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Today is a FREE taste of an Insight Politics article by writer Stephen Berry.

Image credit The BFD.

Rental WOF Will Be Block That Breaks Landlord’s Back

The Labour government flippantly promised to house all homeless people within four weeks in 2018. This, like so many of their other policies, was a complete failure because few of Labour’s ministers understand how to make the leap from passing regulations and allocating funding to spending the funds and the impact that regulations have on the bottom line of housing providers.

Since taking office in 2017, the Labour government has passed the following regulations on rental properties:

Rental Tenancies Act – effective August 2020

  • Rent can only be increased every 12 months, up from six months.
  • Letting fees abolished.

Effective February 2021

  • Periodic tenancy can no longer be terminated without cause with 90 days’ notice.
  • Minor alterations to properties must be agreed to within 21 days of making a request if the change is “minor”.
  • Bidding on rental prices is prohibited. An advertised rental must have a rental price listed.
  • All requests to assign a tenancy cannot be declined “unreasonably”.
  • The Tenancy Tribunal can make awards of up to $100,000, up from $50,000 previously (in many cases these amounts go to the tenant).

Effective July 2021 for new tenancies or July 2024 – Healthy Homes Standards

I wrote an article on the additional costs these laws would put on my own tenancy in February 2020, which was $485 a week at the time. I determined that my own rent would increase $46.84 based on the measurable legislative impacts. Other new rules such as the requirement to plug “reasonably” sized holes in walls were not possible to measure, nor was the compliance with drainage rules which are highly variable.

When I left my unit in April 2021, I was paying rent of $500 a week which is pretty reasonable for a two bedroom unit in Central Auckland. During the final inspection, I was privy to the advice the property agent was providing my landlord. By the time we said our farewells, the landlord was contemplating a $100 a week increase in the rent for the next tenant.

These enormous increases in compliance costs aren’t enough for the Greens, who after all these regulations have been implemented, still advocate that a rental Warrant of Fitness be implemented as well. They say that this would cost, based on Research from the University of Otago, $150-$250 every three years. In 2017, a voluntary Warrant of Fitness scheme in Wellington cost $2,000 per Warrant of Fitness. Making a service compulsory usually increases the end cost to the consumer. Third-party car insurance in New Zealand is approximately a third cheaper than in the UK, which makes insurance compulsory. Moreso, when you consider it costs up to $60 for a warrant of fitness for your car – a process which will take less time and due to applicants bringing their car to the warrant issuer is a more efficient process – a ballpark figure of $250 for a rental WOF is naïve.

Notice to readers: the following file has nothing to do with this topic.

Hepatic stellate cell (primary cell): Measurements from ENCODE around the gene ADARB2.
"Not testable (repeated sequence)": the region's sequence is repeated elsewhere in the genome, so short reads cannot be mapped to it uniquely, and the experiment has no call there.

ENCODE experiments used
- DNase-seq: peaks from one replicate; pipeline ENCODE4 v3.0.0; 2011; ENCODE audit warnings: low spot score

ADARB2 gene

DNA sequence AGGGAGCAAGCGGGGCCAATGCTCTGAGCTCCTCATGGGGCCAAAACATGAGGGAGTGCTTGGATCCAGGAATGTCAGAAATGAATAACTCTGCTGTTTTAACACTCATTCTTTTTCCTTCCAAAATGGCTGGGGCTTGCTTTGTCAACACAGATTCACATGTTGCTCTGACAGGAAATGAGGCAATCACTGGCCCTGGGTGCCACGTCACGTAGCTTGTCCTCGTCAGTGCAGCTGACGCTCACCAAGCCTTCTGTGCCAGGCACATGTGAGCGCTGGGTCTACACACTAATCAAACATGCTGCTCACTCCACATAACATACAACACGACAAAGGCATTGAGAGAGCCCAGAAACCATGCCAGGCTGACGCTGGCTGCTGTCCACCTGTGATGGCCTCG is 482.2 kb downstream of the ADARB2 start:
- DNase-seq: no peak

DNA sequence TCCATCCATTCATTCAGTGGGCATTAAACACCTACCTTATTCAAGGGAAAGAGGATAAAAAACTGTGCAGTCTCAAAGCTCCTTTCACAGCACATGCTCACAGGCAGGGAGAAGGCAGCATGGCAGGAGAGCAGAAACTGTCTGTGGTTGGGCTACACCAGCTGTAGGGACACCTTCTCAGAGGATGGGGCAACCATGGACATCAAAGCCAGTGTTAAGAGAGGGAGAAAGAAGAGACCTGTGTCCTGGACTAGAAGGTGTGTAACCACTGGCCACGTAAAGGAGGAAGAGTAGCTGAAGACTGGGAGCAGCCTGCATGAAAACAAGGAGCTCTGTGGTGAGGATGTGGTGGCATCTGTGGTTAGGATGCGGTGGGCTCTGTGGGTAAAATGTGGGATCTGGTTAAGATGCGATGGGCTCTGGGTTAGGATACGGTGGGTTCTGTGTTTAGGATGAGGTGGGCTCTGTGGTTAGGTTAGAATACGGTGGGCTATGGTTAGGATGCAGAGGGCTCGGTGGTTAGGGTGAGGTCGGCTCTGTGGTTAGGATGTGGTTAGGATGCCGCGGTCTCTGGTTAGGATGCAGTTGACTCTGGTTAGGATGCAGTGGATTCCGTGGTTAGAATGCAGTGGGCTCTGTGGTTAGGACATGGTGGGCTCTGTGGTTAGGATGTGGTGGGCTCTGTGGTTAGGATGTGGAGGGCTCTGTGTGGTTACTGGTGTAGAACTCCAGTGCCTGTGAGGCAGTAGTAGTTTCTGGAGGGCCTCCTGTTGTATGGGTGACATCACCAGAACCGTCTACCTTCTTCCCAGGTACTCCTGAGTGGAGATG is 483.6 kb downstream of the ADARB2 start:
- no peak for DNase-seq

Chloe Swarbrick fronted the rental WOF policy again this week and, when challenged on the increased amount of bureaucracy, claimed that it was far more bureaucratic for tenants to take their landlords to the Tenancy Tribunal. That is a ridiculous claim. Compare tenants using their own initiative to apply for a hearing at the Tenancy Tribunal with rules requiring triennial inspections, checks that triennial inspections were occurring (or do tenants just take landlords to the Tenancy Tribunal?) and the administration of inspection processes which would be more cumbersome than vehicle WOF, and it’s clear that the status quo is less bureaucratic.

Swarbrick then changed tack, stating that minimum standards are unenforceable because they rely upon tenants taking their landlord to the tenancy tribunal, which is difficult for some people to do. Essentially the benefit of rental WOFs is that they are passive-aggressive; tenants can wait for someone else to check up on them every three years instead of using their own initiative. The number of cases that go to the Tenancy Tribunal overwhelmingly favour the tenant, and tenants are also able to obtain name suppression to avoid being blacklisted in the future.

Low-income families’ proportion of income spent on accommodation is at record levels: in some cases 55%. The value of land and housing is only going upward. New regulations on rental properties have demonstrably increased costs for landlords and therefore rents, plus the full costs imposed by all regulations passed to date won’t be visible until late 2024. To advocate for a rental Warrant of Fitness to be added on top of all these changes demonstrates just how out of touch Chloe Swarbrick is with reality.

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